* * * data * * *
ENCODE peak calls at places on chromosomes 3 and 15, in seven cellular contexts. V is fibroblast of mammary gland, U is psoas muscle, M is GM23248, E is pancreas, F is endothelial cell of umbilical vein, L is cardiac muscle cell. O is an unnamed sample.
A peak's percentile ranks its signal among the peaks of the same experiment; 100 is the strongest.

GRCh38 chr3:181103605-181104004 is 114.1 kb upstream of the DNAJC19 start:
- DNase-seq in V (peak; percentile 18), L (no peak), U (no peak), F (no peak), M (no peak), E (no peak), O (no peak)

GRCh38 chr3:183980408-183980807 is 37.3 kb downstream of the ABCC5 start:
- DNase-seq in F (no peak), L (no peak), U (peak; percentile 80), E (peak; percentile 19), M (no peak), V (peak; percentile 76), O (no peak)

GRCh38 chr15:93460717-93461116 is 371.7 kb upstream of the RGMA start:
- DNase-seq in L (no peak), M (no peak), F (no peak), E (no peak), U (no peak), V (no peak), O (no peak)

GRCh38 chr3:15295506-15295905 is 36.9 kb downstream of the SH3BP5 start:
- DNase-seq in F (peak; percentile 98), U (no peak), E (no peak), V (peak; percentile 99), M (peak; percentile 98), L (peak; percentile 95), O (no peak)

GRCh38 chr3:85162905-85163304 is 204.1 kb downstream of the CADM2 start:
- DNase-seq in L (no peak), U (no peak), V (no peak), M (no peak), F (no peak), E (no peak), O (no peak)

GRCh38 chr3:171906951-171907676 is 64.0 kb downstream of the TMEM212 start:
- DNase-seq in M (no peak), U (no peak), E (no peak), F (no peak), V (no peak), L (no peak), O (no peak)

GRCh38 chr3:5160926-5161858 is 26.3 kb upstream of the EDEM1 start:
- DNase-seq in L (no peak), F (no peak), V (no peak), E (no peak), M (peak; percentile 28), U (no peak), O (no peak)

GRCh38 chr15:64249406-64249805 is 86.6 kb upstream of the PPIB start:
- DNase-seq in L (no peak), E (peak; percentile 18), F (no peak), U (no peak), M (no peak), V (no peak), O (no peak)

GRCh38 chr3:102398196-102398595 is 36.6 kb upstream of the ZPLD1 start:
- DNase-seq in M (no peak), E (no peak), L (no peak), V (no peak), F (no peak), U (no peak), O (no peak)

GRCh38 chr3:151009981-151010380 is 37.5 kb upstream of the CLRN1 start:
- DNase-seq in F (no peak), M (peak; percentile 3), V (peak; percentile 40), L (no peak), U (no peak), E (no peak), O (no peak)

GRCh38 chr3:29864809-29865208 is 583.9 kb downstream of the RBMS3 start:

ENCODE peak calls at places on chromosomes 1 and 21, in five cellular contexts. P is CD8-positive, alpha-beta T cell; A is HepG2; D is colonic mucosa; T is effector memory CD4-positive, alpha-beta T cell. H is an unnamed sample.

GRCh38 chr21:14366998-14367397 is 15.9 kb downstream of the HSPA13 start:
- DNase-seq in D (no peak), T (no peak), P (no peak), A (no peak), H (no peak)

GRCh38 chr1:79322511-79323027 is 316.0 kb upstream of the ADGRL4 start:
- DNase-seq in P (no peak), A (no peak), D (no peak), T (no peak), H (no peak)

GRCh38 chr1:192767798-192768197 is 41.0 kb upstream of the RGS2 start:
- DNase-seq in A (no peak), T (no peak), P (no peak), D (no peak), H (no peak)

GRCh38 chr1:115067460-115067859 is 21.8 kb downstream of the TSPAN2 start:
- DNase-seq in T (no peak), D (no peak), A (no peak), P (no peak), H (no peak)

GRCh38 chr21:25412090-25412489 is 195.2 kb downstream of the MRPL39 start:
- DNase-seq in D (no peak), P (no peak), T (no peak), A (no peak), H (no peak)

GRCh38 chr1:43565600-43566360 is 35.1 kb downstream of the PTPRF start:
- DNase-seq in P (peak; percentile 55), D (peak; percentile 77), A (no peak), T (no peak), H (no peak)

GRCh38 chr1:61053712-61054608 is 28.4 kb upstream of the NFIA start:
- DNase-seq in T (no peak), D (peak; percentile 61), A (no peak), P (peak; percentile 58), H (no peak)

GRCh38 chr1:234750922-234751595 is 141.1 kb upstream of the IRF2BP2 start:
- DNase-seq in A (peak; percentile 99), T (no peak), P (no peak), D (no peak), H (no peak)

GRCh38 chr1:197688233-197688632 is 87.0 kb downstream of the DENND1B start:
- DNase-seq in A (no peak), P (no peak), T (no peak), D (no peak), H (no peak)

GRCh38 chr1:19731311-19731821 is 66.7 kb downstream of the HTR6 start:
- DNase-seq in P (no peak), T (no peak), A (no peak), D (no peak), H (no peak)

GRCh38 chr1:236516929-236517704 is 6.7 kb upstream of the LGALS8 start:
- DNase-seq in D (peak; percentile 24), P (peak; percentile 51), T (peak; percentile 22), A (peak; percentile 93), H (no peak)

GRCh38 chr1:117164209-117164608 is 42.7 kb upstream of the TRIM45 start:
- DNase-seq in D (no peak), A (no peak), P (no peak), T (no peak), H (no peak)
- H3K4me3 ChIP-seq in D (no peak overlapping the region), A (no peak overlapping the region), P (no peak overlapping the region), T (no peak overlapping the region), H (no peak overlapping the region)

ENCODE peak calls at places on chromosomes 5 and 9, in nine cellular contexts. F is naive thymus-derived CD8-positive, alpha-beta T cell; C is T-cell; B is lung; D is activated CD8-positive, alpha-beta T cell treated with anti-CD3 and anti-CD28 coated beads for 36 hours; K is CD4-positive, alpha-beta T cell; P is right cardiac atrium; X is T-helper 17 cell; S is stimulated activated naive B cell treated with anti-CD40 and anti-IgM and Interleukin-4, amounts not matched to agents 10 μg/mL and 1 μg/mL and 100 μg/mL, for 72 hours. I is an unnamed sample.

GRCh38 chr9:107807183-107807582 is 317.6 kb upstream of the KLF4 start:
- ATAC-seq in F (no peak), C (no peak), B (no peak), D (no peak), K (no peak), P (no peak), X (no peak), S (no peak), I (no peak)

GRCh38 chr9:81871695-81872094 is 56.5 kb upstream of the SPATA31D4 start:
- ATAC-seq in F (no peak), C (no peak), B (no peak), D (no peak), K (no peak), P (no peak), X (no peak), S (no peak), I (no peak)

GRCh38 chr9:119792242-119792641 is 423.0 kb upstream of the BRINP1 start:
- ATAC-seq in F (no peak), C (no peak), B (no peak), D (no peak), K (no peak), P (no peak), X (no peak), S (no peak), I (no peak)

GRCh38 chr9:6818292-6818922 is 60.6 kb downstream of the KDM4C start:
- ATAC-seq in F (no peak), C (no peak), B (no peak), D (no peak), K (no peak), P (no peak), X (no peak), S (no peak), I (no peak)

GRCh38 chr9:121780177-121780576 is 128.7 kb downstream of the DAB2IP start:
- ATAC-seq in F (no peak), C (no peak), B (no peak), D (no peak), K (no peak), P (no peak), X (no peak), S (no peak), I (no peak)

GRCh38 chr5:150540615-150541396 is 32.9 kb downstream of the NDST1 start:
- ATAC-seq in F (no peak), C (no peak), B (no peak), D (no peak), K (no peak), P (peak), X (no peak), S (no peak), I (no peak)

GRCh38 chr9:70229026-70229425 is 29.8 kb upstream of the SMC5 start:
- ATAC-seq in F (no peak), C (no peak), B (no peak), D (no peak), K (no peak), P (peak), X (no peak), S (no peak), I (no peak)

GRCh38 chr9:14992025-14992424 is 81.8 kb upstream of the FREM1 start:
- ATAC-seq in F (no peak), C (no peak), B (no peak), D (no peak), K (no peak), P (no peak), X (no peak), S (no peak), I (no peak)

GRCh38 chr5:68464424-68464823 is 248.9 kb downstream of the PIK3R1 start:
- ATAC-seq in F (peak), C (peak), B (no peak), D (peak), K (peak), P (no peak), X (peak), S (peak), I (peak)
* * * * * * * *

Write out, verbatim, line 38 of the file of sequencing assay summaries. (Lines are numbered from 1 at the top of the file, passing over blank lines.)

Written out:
- DNase-seq in T (no peak), D (peak; percentile 61), A (no peak), P (peak; percentile 58), H (no peak)